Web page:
Trudeau’s high-profile bid fails
By Craig Allan, Staff Writer
In 2010, Prime Minister Stephen Harper and the Conservative Party of Canada failed to garner Canada a non-permanent residency in the UN Security Council for the next 10 years. The seat, which allows Canada to be on the front lines for maintaining world security through the UN body, is given on a two-year term basis. It has been occupied by Canada six different times; one for every full decade that the UN had existed. It was viewed as an indoctrination of Canada’s failure on the international affairs under Prime Minister Harper by the opposition Liberals. 10 years after that defeat, it is now the Liberals who are feeling the same sting of failure, as Canada will once again be shut out of a seat on the Security Council for the next 10 years.
When the Liberals were elected in 2015 under Justin Trudeau, they vowed to fix the damage the Stephen Harper’s Conservative party had done to Canada on the international stage. However, the Liberals were starting behind in the race for a seat, as they started campaigning for a seat in 2016, six years behind Ireland and Norway’s bids were announced. This combined with the fact that last minute politicking in person was out the window due to COVID-19 and the Wet’suwent’en protests earlier in the year. Ireland and Norway both won seats on the council. Canada not only failed to get a seat, they also got fewer votes this time than back in 2010; they did n0t even get out of the first voting round. It was determined that this was going to be a tighter race than the one in 2010, but that will likely not quell critics of Trudeau’s government in regards to the Liberal’s international policies.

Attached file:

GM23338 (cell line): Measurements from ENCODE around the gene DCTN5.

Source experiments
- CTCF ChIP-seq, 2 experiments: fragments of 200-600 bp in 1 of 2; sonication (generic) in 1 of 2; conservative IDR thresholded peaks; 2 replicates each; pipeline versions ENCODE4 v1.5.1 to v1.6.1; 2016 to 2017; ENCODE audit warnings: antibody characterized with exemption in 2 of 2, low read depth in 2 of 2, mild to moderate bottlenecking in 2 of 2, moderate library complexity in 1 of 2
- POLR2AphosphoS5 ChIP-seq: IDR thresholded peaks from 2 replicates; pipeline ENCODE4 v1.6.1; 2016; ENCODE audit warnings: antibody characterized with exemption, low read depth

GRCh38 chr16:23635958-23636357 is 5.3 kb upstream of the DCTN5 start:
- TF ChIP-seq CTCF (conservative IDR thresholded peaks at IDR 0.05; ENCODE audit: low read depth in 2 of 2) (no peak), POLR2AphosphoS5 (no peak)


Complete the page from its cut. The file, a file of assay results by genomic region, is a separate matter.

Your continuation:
The criticisms of Canada’s international policy have centered around foreign aid and peacekeeping. Canada’s foreign aid has been half of what Norway’s is, which is notable because Canada’s population is nearly 38 million, to Norway’s 5 million. As for peacekeeping, Canada currently has fewer dedicated peacekeeping soldiers out in the world now than it has had in 60 years, and this statistic matters to the UN.
For Trudeau this is especially damaging. This no doubt looks bad on him, and with Trudeau still trying to get over the backlash he had in regards to his disastrous India trip in 2018, this will likely add another failure to his international record.
What may be the most damaging for Trudeau is the fact that in order to curry favour from nations Trudeau had to sacrifice Canada core beliefs to get the vote of some nations. Such as the African nation of Senegal. Trudeau was able to get Senegal’s vote, but many criticized Trudeau for not calling out Senegal’s ban on homosexuality.
Canada will now have to plan when it will next campaign to win a seat at the table; regardless of when Canada wins a seat again, it will have remained absent from one of the biggest organizations on the world stage for more than two decades. Until then, Canada is on the outside looking in.